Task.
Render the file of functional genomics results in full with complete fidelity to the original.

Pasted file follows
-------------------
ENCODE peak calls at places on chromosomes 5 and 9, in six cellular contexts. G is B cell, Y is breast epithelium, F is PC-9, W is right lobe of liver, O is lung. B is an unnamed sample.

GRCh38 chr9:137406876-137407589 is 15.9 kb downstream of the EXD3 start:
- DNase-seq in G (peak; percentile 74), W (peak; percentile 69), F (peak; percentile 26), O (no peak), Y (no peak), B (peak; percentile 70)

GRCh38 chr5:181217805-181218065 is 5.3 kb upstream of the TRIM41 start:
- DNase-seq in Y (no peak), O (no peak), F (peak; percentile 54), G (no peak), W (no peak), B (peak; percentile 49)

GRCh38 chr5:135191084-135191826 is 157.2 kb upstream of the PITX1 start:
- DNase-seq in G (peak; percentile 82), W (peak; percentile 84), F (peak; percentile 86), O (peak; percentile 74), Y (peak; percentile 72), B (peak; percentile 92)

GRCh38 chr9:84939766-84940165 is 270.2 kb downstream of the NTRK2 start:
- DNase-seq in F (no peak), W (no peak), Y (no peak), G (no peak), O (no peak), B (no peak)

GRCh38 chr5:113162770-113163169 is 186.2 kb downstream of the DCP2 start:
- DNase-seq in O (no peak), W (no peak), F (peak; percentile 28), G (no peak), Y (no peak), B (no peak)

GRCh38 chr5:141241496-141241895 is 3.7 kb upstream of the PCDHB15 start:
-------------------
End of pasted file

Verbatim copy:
ENCODE peak calls at places on chromosomes 5 and 9, in six cellular contexts. G is B cell, Y is breast epithelium, F is PC-9, W is right lobe of liver, O is lung. B is an unnamed sample.

GRCh38 chr9:137406876-137407589 is 15.9 kb downstream of the EXD3 start:
- DNase-seq in G (peak; percentile 74), W (peak; percentile 69), F (peak; percentile 26), O (no peak), Y (no peak), B (peak; percentile 70)

GRCh38 chr5:181217805-181218065 is 5.3 kb upstream of the TRIM41 start:
- DNase-seq in Y (no peak), O (no peak), F (peak; percentile 54), G (no peak), W (no peak), B (peak; percentile 49)

GRCh38 chr5:135191084-135191826 is 157.2 kb upstream of the PITX1 start:
- DNase-seq in G (peak; percentile 82), W (peak; percentile 84), F (peak; percentile 86), O (peak; percentile 74), Y (peak; percentile 72), B (peak; percentile 92)

GRCh38 chr9:84939766-84940165 is 270.2 kb downstream of the NTRK2 start:
- DNase-seq in F (no peak), W (no peak), Y (no peak), G (no peak), O (no peak), B (no peak)

GRCh38 chr5:113162770-113163169 is 186.2 kb downstream of the DCP2 start:
- DNase-seq in O (no peak), W (no peak), F (peak; percentile 28), G (no peak), Y (no peak), B (no peak)

GRCh38 chr5:141241496-141241895 is 3.7 kb upstream of the PCDHB15 start: